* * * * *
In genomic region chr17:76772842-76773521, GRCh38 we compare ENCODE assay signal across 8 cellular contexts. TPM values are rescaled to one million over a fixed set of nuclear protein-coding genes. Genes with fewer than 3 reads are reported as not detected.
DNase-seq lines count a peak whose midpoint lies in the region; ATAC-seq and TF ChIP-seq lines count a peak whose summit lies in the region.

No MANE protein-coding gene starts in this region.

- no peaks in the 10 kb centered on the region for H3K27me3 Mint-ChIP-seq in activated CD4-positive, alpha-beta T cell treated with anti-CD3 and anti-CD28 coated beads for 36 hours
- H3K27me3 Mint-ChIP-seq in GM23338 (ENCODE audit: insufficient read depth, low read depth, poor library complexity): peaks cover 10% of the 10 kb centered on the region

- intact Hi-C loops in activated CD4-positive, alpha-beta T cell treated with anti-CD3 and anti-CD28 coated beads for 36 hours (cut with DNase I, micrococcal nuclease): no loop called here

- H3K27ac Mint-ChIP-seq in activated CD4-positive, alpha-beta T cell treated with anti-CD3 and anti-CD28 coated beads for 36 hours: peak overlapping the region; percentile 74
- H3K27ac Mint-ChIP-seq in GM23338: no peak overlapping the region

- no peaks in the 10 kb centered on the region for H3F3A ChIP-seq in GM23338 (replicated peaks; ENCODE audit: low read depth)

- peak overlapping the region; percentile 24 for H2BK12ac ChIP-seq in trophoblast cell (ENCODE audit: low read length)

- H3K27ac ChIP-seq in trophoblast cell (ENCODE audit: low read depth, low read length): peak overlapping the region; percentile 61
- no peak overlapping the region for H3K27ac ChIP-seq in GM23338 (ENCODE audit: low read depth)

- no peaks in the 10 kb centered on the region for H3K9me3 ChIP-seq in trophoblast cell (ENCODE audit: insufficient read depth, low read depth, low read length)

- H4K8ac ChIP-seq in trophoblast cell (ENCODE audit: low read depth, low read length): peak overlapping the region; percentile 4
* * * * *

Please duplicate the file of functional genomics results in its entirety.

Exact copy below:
In genomic region chr17:76772842-76773521, GRCh38 we compare ENCODE assay signal across 8 cellular contexts. TPM values are rescaled to one million over a fixed set of nuclear protein-coding genes. Genes with fewer than 3 reads are reported as not detected.
DNase-seq lines count a peak whose midpoint lies in the region; ATAC-seq and TF ChIP-seq lines count a peak whose summit lies in the region.

No MANE protein-coding gene starts in this region.

- no peaks in the 10 kb centered on the region for H3K27me3 Mint-ChIP-seq in activated CD4-positive, alpha-beta T cell treated with anti-CD3 and anti-CD28 coated beads for 36 hours
- H3K27me3 Mint-ChIP-seq in GM23338 (ENCODE audit: insufficient read depth, low read depth, poor library complexity): peaks cover 10% of the 10 kb centered on the region

- intact Hi-C loops in activated CD4-positive, alpha-beta T cell treated with anti-CD3 and anti-CD28 coated beads for 36 hours (cut with DNase I, micrococcal nuclease): no loop called here

- H3K27ac Mint-ChIP-seq in activated CD4-positive, alpha-beta T cell treated with anti-CD3 and anti-CD28 coated beads for 36 hours: peak overlapping the region; percentile 74
- H3K27ac Mint-ChIP-seq in GM23338: no peak overlapping the region

- no peaks in the 10 kb centered on the region for H3F3A ChIP-seq in GM23338 (replicated peaks; ENCODE audit: low read depth)

- peak overlapping the region; percentile 24 for H2BK12ac ChIP-seq in trophoblast cell (ENCODE audit: low read length)

- H3K27ac ChIP-seq in trophoblast cell (ENCODE audit: low read depth, low read length): peak overlapping the region; percentile 61
- no peak overlapping the region for H3K27ac ChIP-seq in GM23338 (ENCODE audit: low read depth)

- no peaks in the 10 kb centered on the region for H3K9me3 ChIP-seq in trophoblast cell (ENCODE audit: insufficient read depth, low read depth, low read length)

- H4K8ac ChIP-seq in trophoblast cell (ENCODE audit: low read depth, low read length): peak overlapping the region; percentile 4